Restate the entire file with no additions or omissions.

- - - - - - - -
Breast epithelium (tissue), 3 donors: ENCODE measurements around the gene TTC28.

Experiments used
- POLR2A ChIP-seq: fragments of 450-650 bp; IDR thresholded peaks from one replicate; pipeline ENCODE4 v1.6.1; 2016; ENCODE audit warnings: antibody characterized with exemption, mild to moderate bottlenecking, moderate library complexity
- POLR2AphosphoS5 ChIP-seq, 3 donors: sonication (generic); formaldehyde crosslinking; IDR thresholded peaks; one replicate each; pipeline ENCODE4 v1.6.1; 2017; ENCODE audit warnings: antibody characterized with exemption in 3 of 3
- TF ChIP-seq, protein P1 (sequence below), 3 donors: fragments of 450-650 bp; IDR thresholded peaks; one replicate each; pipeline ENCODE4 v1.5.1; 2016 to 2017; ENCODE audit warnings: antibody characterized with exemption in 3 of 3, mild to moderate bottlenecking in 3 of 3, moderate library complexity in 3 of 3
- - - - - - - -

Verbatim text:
Breast epithelium (tissue), 3 donors: ENCODE measurements around the gene TTC28.

Experiments used
- POLR2A ChIP-seq: fragments of 450-650 bp; IDR thresholded peaks from one replicate; pipeline ENCODE4 v1.6.1; 2016; ENCODE audit warnings: antibody characterized with exemption, mild to moderate bottlenecking, moderate library complexity
- POLR2AphosphoS5 ChIP-seq, 3 donors: sonication (generic); formaldehyde crosslinking; IDR thresholded peaks; one replicate each; pipeline ENCODE4 v1.6.1; 2017; ENCODE audit warnings: antibody characterized with exemption in 3 of 3
- TF ChIP-seq, protein P1 (sequence below), 3 donors: fragments of 450-650 bp; IDR thresholded peaks; one replicate each; pipeline ENCODE4 v1.5.1; 2016 to 2017; ENCODE audit warnings: antibody characterized with exemption in 3 of 3, mild to moderate bottlenecking in 3 of 3, moderate library complexity in 3 of 3